Exploring a new frontier

Kelani Vestil becomes the first Space Force guardian to enlist in Indiana 

By Nicole Davis

Kelani Vestil was in his middle school’s magnet program when he launched his first rocket. Around that age, he took a tour of a NASA space center and found himself in awe of the scale of the rockets and technology behind them. That interest in space, technology and engineering only continued to grow.

Today, he is officially the first United States Space Force guardian to enlist in the state of Indiana. He swore in on Feb. 19.

Space Force: the U.S. military’s newest branch

Space Force was founded Dec. 20, 2019 as the newest military branch under the department of the Air Force. Space Force is its own branch, with its own terminology and ranking system.

“This is the next generation of military,” said Technical Sergeant Chavis Kendrick of the Southside Air & Space Force recruiting center. “Space Force can provide information we need about outer space and the galaxy that we may not know. We’re going to push the limits and explore and discover things that haven’t been discovered yet. It’s going to take the young men and women of today to make that happen, to drive that force forward. I think the future is bright for the Space Force.”

The path to become Indiana’s first guardian

From left, Kelani Vestil, Indiana’s first Space Force guardian recruit and Technical Sergeant Chavis Kendrick of the Southside Air & Space Force recruiting center. *Photo by Nicole Davis.

Vestil grew up on the Southside of Indianapolis and Nashville, Ind. but moved to San Antonio at 7 years old. He attended Theodore Roosevelt High School where he went through a special engineering program. He was on the First Robotics Competition team as team secretary and building officer his senior year and was captain for the rocketry team his sophomore and junior years. He enrolled in Embry-Riddle Aeronautical University in Arizona in 2020, during the peak of COVID-19 precautions, to major in space engineering but left after the fall semester and moved to Indiana.

“College right now is all online,” Vestil said. “It’s so hard to learn in that type of environment. It’s not what I paid for, so I decided to drop out.”

His dream job was to work at Elon Musk’s SpaceX or even start his own aerospace business. But having left college, he was unsure of what he was actually going to do. He threw around the idea of careers outside of the space industry, but nothing seemed fitting. Then his mother informed him she’d seen the first batch of recruits for the Space Force graduate basic.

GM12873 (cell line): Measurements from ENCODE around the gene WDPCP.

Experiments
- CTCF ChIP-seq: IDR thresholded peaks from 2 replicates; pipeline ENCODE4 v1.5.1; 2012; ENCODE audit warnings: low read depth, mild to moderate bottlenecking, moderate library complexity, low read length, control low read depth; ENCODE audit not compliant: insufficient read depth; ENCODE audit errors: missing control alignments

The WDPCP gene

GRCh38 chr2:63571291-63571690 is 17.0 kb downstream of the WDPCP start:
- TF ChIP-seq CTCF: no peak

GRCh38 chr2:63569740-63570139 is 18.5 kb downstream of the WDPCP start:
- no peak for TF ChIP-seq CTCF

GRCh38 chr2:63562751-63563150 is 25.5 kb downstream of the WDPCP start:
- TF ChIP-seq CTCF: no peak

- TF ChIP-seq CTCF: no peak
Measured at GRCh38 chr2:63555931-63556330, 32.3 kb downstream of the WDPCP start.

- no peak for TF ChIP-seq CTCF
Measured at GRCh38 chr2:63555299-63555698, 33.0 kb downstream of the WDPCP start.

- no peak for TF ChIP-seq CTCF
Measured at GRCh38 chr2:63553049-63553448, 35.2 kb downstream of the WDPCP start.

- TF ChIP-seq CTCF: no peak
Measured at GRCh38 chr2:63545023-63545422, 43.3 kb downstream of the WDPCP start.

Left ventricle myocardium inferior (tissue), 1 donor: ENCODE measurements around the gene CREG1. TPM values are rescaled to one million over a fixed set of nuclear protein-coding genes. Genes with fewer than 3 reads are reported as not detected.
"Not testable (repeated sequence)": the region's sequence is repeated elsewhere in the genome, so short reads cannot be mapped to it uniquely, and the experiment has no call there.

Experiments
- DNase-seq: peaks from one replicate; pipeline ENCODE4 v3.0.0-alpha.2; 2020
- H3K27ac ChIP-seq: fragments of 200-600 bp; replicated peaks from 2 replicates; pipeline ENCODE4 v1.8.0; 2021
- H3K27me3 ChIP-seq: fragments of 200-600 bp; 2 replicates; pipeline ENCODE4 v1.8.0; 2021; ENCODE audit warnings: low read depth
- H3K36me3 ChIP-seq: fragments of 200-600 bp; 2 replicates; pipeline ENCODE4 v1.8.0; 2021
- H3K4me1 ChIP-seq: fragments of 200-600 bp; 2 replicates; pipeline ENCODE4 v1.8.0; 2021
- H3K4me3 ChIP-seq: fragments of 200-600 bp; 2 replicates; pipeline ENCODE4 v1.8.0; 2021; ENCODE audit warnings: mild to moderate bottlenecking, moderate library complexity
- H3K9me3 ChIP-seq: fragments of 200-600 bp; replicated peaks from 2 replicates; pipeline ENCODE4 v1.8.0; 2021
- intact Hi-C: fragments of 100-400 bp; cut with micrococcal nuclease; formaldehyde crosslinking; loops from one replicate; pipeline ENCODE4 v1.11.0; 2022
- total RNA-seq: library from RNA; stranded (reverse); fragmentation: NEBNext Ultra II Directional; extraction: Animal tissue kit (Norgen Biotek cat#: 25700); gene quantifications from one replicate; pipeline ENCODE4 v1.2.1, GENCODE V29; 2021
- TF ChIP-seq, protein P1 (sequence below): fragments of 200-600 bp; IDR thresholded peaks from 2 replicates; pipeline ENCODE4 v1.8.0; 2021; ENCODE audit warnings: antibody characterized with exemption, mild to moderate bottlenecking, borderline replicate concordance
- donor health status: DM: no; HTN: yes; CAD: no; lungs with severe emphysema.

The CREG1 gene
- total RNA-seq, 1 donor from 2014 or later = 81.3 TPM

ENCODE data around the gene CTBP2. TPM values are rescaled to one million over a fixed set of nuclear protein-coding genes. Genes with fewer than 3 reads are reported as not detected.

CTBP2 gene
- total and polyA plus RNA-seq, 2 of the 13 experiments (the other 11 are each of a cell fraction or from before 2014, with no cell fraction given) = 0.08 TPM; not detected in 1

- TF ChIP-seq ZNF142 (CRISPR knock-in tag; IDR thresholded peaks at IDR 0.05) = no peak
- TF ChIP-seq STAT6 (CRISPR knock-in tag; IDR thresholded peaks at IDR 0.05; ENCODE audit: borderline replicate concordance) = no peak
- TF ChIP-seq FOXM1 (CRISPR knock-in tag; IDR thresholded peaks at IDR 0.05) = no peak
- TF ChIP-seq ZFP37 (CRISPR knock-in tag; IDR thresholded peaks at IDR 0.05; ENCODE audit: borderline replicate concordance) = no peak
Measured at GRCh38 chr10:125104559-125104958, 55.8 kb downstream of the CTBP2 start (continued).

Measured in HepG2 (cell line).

“I kept tabs on (Space Force) but I didn’t expect them to be enlisting people until much later,” Vestil said. “It’s made me really happy and taken a weight off my shoulders. Before, I was really anxious because I didn’t know what I wanted to do with my life career-wise. I haven’t started basic training yet, but I know what I can do now. I have better direction and I can stay in the space industry.”

Vestil was the first person Kendrick spoke with who was positive he wanted to enlist in the Space Force. It was a two-month process to complete the physical, pass qualifications and get to the point of swearing in. He is in the delayed-entry program which means he has chosen which careers he would be interested in and once he is matched with a career, he will begin bootcamp in San Antonio. Vestil’s top career choice is space system operations. The process to reserve a career typically takes six to nine months, Kendrick said.

Kendricks said when recruiting for the Space Force, like for the Air Force, they are looking for individuals with an attitude of innovation, a desire to progress things further, who are able to adapt, grow and lead. He said Vestil represents those qualities.

Being so new, Space Force will continue to expand and the opportunities to grow with it is something that Vestil said he finds exciting.

“I’ve always been a Star Trek fan,” Vestil said. “That’s how I see the Space Force right now. I see it as my Star Fleet. It’s an opportunity for exploring a new field, a new area. It’s a new frontier.”